Promoting marriage is likely the most successful way to promote more births in Asia, according to recent research by Mengni Chen, a research scientist at the University of Cologne in Germany and University of Louvain in Belgium, and Paul Yip, the chair professor (population health) at the University of Hong Kong.

2020 estimates continue to place the total fertility rate at less than one child per woman in most high-income Asian societies, well below the replacement rate of 2.1. Chronic low fertility is concerning because it significantly affects the economy, social welfare system, and the health care system.  It likely also affects societal happiness and sense of purpose when people do not feel supported to have a stable family and bring up children.

2020 was a landmark year for demography.  In Hong Kong it is likely that the annual number of deaths will exceed that of births for the first time in the country’s history.  Nearby Taiwan also had 10,246 more deaths than births. In South Korea births were down 10.6 per cent from 2019.  I could go on.

Chen and Yip put forward a concept of “fertility elasticity”. They describe it as being originally an economic concept. For example, price elasticity of demand refers to the percentage change in demand when there is a one per cent change in the price of a commodity.

Applying the concept to fertility research, their results suggest promoting marriage among young people is the most effective measure. In all five countries studied, Hong Kong, Taiwan, Japan, South Korea and Singapore, the fertility elasticity to the marriage rate of women aged 25-29 was the largest. For every 1 per cent increase in the marriage rate of this group, the total fertility rate will increase by about 0.3 per cent in Hong Kong, Japan, Taiwan and Singapore, and about 0.24 per cent in South Korea.

While many governments have tried adopting family-friendly policies to raise the fertility rate, including extending parental leave, providing flexible working hours, and offering a baby bonus, the effect of these policies has been modest on their own according to Chen and Yip.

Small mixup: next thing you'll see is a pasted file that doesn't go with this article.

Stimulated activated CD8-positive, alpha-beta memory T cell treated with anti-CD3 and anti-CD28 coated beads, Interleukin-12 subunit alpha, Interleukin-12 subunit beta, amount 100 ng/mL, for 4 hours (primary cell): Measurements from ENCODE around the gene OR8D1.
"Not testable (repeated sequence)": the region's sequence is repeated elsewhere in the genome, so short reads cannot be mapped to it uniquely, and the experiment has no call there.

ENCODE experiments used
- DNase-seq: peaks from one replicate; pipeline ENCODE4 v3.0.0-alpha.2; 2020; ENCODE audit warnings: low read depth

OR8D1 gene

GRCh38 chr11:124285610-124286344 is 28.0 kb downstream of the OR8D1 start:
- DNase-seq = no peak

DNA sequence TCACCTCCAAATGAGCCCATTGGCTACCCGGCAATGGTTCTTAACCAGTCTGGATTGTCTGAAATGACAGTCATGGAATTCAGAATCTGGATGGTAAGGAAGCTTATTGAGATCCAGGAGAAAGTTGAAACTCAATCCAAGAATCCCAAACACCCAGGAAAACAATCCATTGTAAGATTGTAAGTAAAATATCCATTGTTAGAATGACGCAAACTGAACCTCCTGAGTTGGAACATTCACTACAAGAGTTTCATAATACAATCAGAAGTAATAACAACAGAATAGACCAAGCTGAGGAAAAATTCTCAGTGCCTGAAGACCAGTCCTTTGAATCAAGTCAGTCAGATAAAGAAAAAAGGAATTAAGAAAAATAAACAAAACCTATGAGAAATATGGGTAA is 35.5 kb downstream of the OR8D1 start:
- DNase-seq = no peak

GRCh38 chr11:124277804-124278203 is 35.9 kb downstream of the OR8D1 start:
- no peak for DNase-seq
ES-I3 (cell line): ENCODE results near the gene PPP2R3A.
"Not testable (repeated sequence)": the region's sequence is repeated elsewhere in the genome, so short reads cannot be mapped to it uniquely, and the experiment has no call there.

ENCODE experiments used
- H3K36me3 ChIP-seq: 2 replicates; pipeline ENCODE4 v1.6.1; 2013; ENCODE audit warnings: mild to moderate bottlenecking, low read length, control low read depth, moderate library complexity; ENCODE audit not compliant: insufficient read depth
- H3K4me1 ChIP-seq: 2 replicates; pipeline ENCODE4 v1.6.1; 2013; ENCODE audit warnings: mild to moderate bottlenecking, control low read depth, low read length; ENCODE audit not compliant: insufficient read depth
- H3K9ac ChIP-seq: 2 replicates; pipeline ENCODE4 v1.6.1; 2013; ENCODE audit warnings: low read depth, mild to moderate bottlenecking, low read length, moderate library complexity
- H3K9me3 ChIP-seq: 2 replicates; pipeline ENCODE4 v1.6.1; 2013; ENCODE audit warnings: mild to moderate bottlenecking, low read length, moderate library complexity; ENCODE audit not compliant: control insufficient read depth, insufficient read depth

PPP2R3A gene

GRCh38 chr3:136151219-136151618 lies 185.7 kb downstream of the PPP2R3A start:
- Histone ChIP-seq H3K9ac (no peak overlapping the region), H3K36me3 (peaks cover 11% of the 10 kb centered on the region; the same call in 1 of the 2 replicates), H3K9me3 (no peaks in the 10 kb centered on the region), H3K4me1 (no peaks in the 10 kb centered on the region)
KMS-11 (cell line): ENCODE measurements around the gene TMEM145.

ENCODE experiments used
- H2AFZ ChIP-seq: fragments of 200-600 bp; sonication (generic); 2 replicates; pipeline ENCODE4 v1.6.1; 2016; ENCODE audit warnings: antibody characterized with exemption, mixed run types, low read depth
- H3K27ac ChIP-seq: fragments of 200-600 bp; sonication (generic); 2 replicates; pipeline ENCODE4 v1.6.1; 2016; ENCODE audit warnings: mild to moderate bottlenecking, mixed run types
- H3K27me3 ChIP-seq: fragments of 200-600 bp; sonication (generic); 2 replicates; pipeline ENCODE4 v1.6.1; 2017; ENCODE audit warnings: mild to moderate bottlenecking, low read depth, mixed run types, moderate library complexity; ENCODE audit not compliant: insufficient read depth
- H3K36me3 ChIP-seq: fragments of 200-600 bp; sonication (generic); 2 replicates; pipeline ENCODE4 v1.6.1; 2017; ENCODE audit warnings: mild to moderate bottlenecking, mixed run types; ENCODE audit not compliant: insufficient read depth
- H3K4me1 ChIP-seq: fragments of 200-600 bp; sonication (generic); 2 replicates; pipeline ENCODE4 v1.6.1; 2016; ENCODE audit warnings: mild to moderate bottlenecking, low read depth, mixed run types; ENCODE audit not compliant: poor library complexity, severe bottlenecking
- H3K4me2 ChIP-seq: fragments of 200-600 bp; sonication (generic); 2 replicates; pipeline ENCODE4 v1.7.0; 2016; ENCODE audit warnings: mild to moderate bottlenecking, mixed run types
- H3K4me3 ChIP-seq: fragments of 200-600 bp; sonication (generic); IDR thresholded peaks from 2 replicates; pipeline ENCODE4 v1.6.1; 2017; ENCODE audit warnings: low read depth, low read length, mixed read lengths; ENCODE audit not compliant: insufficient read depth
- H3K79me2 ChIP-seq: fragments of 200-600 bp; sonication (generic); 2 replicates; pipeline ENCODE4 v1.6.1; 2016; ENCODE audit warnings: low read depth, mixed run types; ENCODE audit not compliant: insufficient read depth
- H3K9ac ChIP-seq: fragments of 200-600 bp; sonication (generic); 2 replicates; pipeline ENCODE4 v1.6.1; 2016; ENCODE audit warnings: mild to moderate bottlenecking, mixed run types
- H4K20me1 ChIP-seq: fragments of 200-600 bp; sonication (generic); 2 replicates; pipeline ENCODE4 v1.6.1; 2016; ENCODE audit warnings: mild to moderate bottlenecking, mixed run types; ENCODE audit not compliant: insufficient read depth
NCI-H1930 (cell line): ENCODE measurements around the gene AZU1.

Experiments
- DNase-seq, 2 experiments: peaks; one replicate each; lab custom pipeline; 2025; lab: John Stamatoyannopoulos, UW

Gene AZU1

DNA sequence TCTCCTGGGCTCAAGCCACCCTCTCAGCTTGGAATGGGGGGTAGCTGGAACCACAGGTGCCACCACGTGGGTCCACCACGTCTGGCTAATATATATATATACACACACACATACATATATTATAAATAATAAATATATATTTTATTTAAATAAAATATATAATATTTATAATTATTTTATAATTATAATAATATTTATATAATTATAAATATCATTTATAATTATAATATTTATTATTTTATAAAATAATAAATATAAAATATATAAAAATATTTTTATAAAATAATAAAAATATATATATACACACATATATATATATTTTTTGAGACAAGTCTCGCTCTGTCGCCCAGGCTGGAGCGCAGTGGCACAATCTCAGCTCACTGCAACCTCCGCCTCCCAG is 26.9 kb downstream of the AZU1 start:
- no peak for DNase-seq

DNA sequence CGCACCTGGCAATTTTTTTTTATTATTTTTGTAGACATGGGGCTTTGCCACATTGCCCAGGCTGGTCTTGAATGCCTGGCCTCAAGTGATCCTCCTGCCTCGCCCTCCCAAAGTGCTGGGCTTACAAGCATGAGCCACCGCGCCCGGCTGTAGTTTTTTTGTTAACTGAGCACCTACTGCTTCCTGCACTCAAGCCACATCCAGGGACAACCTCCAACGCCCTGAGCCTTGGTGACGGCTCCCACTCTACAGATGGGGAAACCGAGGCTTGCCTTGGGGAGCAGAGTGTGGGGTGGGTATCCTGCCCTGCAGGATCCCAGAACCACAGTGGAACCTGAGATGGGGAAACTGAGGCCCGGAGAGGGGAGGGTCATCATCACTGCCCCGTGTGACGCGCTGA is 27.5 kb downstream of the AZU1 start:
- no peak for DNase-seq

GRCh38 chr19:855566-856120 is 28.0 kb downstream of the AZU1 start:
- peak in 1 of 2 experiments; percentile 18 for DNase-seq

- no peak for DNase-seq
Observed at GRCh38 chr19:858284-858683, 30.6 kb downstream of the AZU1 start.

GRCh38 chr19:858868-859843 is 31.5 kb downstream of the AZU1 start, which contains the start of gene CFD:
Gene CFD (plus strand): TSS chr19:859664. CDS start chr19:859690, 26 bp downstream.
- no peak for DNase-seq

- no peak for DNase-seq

Thus they concluded that, if governments can remove the barriers to marriage and raise the marriage rate, there would be a significant increase in total fertility rates, and this would likely be the most effective measure.

The findings also indicate that, if family policies in Hong Kong, Taiwan and Singapore can encourage first births, and policies in South Korea can encourage second births, there may be a noticeable impact on the total fertility rate. 

Chen and Yip advise in the South China Morning Post:

“A significant reversal in the fertility rate in these societies is unlikely without effective family policies. They should be a sustained, integrated and diverse policy portfolio which satisfies the different needs of families, creates a family-friendly working environment and targets the most influential groups.

Meanwhile, an increase in productivity through automation and migration could also help mitigate the challenges arising from low fertility.”

Other studies have found that a societal shift to extended education for young people and an emphasis on having a “career” significantly impacts fertility rates.  If people feel more celebrated in the workplace than in the home, it is no wonder they focus on career over marriage and having children. Young people now leave marriage and parenthood until much later in life than the generations that came before them — if at all. It makes sense that moving some of our focus back to valuing marriage, family and the home would help to reverse years of chronically low fertility. 

While there are of course many benefits to having more choices, especially for women, it is a mistake to emphasis “career” to the extent that parents feel completely undervalued when they are working to create a successful home and bring up the next generation of society well.  After all, home is a key component of happiness for most of us and the true centre of our lives.  It is not the case that we are all happier spending our time making widgets, or whatever it is we do at work. And the next generation is important and worthy of our time.

This research suggests that encouraging society to value marriage and family could be an effective measure to help to turn around chronically low fertility in Asian countries. And probably the world.

Shannon Roberts

Shannon Roberts is co-editor of MercatorNet's blog on population issues, Demography is Destiny. While she has a background as a barrister, writing has been a life-long passion and she has contributed...